Social Media and Web Manager
The campuswide scare on Feb. 6 at Pierce College Puyallup created chaos on campus, but it also became an opportunity for administrators to evaluate their emergency plans.
At about 9 a.m. that day, a 22-year-old man parked a black Honda Civic by the Brouillet Library/Science Building with what seemed to be a threatening note.
Some students thought the parked car was left as a prank so someone could get out taking a test. Many college employees didn’t realize a potentially dangerous situation was developing.
That day, Puyallup campus President Marty Cavalluzzi and Vice President of Learning and Student success Matthew Campbell were gone from their offices as well as most of the administrators including many of the deans.
According to Brian Benedetti, director of marketing and communication, designated staff members should take over in the event of an emergency.
“We use the Incident Command System in which the senior campus safety or facilities employee on site at the time is the incident commander until Chris MacKersie, director of safety and assistant director of facilities; Jim Taylor, director of facilities and construction manager; or Choi Halladay, vice president of administrative services, arrive as in the case of this incident,” Benedetti said.
While having the vice presidents in Mt. Vernon, Wash., and the Puyallup president at the Fort Steilacoom campus during the crisis was concerning, it wasn’t the only problem college officials encountered that day.
“During the normal operational period there are two campus safety officers on duty between 7 a.m. and 11 p.m. Monday through Friday,” Benedetti said.
During the incident, one of the Campus Safety Officers, Alex Keeler, was taken to the hospital, which left only Campus Safety Supervisor Maureen Rickertsen to manage the incidence response as well as the Puyallup Police Department and Pierce College staff members.
As part of a public records request by The Puyallup Post, documents included emails from college employees. One staff member in the Financial Aid office, Veronica Luciani, had some major concerns. An excerpt from her email to Mackersie reads:
“We had absolutely no idea what was going on. The news stations knew what was happening before we did. It wasn’t until my co-worker’s mother called to check on her that we learned the school was being evacuated.”
While looking at public records, four main problem areas were examined in staff emails; alert time (there was a two-hour delay from the beginning of the incident until some people were notified), emergency alerts glitches, clarification of incident command roles (roles needed to be clearly defined and adhered to) and communication wrap up after the incident was over.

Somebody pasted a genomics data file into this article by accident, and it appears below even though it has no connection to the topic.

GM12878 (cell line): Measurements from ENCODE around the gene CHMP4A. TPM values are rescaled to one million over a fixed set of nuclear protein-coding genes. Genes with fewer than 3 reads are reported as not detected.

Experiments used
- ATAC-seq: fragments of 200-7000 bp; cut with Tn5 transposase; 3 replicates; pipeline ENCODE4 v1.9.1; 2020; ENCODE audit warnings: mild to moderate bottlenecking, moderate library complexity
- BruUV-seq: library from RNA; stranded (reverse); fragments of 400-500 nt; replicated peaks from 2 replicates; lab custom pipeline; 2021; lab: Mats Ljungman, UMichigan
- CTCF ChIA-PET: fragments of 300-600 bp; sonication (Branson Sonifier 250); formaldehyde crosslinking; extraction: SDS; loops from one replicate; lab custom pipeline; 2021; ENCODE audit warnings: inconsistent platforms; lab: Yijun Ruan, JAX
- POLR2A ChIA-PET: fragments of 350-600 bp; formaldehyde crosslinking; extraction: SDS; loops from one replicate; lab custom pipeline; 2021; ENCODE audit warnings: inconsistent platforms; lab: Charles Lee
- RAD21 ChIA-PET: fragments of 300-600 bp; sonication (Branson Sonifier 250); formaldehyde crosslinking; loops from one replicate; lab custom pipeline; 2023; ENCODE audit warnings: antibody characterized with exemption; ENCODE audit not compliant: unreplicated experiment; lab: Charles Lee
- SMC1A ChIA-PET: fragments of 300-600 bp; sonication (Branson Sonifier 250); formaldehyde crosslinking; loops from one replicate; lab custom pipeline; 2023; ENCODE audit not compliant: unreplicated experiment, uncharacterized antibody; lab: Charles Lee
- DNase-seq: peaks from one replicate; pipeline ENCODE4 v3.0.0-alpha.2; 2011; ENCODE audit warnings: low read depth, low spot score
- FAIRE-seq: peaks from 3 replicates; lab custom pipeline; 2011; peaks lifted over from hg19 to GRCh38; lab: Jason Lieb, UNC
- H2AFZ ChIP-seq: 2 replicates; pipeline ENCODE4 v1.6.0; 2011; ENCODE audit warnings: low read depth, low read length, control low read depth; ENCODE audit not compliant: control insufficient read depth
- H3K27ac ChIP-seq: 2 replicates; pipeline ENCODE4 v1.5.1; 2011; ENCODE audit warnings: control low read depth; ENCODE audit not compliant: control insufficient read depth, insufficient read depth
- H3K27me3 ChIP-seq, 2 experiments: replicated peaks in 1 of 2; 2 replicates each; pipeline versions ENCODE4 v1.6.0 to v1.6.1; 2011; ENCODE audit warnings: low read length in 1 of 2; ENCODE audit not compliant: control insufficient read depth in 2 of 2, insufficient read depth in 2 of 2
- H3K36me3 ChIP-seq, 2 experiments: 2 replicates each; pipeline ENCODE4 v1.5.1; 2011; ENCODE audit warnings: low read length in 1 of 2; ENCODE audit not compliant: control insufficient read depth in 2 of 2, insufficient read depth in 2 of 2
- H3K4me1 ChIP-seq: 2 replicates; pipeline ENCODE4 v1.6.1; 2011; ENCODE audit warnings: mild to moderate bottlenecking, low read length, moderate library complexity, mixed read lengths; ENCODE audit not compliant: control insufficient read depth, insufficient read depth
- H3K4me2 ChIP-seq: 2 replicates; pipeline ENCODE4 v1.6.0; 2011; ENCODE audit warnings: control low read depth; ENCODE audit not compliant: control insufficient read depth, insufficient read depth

“An issue with the data upload to the college’s mass notification vendor was identified and rectified. In addition, the college is moving to monthly communication system tests,” Benedetti said. About 40 percent of staff and students signed up for alerts got them, another factor in why there were so many people that were going about their business instead of evacuating.
While this can make students feel nervous and confused about the future for emergency procedures on campus, the administration is taking more precautions.
“The college has participated in post incident assessments both on-campus with key emergency personnel and off-campus with Central Pierce Fire and Rescue and Puyallup Police Department in order to determine what worked well and what needs improvement for all responders,” Benedetti said. “Additional training is scheduled in April to help refine our emergency communications protocols and responses. Campus safety is planning on offering another day and evening active shooter training for students spring quarter.”
Officials in the Campus Safety and marketing and communication departments also are working together to enhance and improve communication during emergency situations so that students and staff can feel safer on campus and have better confidence in the system.
“The safety of our students and employees are our number one concern, and we are committed to continually examine and improve our emergency procedures. We appreciate the cooperation of everyone during the evacuation and their patience during that difficult and disturbing day,” Benedetti said.
The Puyallup Post is the award-winning student news of Pierce College Puyallup in Puyallup, Washington. Copyright The Puyallup Post 2017. Twitter/Instagram @puyalluppost
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